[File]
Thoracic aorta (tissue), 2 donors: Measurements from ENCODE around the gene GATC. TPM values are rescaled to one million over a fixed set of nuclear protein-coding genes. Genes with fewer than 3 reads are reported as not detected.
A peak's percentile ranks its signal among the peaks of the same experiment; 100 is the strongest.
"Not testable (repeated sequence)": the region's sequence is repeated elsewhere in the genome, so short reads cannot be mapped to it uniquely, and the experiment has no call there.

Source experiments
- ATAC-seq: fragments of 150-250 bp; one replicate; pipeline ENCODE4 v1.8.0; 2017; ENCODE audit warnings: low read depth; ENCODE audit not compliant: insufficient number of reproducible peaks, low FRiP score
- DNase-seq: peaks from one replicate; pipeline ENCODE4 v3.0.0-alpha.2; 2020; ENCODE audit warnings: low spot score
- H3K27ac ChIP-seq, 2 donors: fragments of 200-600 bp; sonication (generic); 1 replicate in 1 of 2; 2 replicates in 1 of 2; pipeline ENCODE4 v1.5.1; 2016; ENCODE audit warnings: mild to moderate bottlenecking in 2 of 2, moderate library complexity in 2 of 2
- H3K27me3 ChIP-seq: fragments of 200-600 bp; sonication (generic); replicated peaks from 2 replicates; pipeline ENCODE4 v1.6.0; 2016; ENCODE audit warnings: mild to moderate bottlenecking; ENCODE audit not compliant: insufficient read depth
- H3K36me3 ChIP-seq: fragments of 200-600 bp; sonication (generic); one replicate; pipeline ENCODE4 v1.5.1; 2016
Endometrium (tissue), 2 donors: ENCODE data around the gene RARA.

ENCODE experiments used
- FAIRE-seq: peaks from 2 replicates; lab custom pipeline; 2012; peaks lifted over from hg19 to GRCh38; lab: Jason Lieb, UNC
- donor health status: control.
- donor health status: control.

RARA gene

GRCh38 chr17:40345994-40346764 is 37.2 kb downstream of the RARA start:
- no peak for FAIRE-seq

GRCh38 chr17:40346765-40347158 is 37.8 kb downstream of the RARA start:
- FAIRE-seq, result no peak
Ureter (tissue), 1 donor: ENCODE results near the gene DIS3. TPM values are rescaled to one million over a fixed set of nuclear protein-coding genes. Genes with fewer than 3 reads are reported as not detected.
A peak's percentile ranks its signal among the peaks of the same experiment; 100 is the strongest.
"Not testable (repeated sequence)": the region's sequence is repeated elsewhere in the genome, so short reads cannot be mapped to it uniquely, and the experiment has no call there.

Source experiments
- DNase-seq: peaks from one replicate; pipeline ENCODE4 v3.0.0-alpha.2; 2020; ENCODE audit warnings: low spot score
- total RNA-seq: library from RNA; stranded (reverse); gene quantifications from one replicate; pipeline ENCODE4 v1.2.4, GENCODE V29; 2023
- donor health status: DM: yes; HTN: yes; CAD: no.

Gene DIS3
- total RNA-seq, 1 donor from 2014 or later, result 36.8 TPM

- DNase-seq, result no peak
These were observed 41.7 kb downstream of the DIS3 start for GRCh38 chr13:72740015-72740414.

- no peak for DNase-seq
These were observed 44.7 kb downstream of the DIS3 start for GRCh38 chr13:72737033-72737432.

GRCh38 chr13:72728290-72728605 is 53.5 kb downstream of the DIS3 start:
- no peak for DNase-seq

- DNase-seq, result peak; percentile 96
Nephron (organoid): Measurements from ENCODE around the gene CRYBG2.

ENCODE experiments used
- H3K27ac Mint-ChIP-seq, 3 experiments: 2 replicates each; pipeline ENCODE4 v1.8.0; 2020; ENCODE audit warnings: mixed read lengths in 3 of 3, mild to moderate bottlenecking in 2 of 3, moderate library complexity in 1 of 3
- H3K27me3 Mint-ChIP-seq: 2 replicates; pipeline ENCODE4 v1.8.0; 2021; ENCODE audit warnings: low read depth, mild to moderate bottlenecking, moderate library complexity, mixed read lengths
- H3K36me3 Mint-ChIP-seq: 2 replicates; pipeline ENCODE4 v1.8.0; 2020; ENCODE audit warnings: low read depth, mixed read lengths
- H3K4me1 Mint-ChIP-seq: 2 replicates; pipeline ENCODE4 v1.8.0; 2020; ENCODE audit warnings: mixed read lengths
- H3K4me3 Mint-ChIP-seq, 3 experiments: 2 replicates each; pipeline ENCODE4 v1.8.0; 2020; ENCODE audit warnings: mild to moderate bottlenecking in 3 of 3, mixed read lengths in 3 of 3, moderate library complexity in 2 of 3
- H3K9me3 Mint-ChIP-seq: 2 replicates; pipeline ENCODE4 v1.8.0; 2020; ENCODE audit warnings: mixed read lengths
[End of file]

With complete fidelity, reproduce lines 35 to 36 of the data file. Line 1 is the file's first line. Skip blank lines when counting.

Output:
- DNase-seq, result peak; percentile 96
Nephron (organoid): Measurements from ENCODE around the gene CRYBG2.